In what could catapult Visakhapatnam into a top scuba diving destination in the world, a second shipwreck with a critically endangered species of Goliath grouper was discovered by a team of experienced divers and diving instructors on Monday in the sea off Bheemunipatnam, 45 km from the city.
This comes a month after a century-old shipwreck was unearthed in the region. The latest find is said to be located at 23 metres below the sea surface and is a much larger one spread over 180 metres. But what makes Monday’s discovery even more special is the spotting of the extremely rare species of Goliath grouper fish, considered to be the keystone species of an ecosystem. This fish is entirely protected from harvest in the U.S. and is recognised as a critically endangered species by the IUCN (International Union for Conservation of Nature).
Scuba divers and instructors from Pune, Bengaluru, Hyderabad, Andaman Islands and France were in the city exploring the waters near the first shipwreck over the past couple of weeks and the latest findings they say are “millions worth of treasure” for the global scuba diving community. Many of them have clocked more than 2,000 dives across the world and said it was the first time they had spotted the Goliath grouper.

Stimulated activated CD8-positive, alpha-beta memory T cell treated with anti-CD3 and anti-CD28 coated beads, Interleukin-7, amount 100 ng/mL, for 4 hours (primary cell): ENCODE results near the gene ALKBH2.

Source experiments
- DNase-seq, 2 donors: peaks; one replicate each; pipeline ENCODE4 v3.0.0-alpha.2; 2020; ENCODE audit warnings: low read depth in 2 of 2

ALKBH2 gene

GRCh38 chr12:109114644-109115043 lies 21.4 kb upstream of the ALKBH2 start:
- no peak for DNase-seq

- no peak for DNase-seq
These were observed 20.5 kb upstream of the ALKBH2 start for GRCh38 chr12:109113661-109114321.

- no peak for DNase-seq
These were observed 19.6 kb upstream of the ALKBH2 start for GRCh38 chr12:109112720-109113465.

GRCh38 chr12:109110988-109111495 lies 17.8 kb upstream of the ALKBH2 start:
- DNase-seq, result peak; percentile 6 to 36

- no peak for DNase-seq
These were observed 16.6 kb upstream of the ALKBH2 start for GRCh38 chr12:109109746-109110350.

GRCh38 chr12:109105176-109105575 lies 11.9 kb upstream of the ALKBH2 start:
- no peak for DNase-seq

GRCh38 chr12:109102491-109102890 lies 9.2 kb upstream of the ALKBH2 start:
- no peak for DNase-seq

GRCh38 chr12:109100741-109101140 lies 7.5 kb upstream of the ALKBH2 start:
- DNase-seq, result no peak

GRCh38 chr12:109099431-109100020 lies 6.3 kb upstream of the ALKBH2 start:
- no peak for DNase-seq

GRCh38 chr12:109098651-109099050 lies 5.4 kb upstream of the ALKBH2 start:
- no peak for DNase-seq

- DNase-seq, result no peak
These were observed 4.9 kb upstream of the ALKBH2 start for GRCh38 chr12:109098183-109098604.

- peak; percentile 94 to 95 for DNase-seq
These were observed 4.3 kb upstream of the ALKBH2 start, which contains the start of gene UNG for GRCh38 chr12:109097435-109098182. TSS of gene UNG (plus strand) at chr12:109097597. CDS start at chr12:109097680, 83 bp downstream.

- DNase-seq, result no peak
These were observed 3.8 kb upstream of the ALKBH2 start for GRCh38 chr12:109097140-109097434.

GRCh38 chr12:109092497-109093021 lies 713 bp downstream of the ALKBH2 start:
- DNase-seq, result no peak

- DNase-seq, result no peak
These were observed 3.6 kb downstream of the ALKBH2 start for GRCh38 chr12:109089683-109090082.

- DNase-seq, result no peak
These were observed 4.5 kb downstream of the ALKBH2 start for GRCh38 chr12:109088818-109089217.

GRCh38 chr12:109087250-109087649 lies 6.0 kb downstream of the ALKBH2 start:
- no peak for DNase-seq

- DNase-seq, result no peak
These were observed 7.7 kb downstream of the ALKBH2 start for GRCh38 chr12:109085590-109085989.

Scuba diving instructor Balaram Naidu, director of Livein Adventures who was among the first to discover the second shipwreck, told The Hindu : “We were absolutely taken aback to spot a four-metre-long Goliath grouper coming out of the shipwreck! It is an extremely rare sight because of its dwindling numbers worldwide. Divers flock to Florida to see these amazing creatures. The one we saw is likely to be 16 to 17 years old and weighing a mammoth 500 kg.”
Since it is situated in the depths of the seabed, unlike the first shipwreck, this particular spot is open for only advanced divers. Most parts of the ship, which is said to be nearly a century old, are intact and placed upside down.
Some of the other interesting aqua life species spotted were large school of barracuda, the trevally and jack fish and a rich bed of corals like the star feather corals, sand corals and whip corals.
“The State government and the Tourism department must mobilise ways to preserve these shipwreck sites and make them no-fishing zone. If the Goliath groupers are fished out of this place, it will be kill the entire ecosystem,” said Keshav Ram, a Hyderabad-based diver who went with the team on Monday. The divers believe the latest discoveries to be just the tip of the ice-berg. “It took us four years to reach here. We are now making a presentation for the AP Tourism dept. to tell them how significant these findings are for turning Visakhapatnam into a global scuba diving destination,” Mr. Ram added.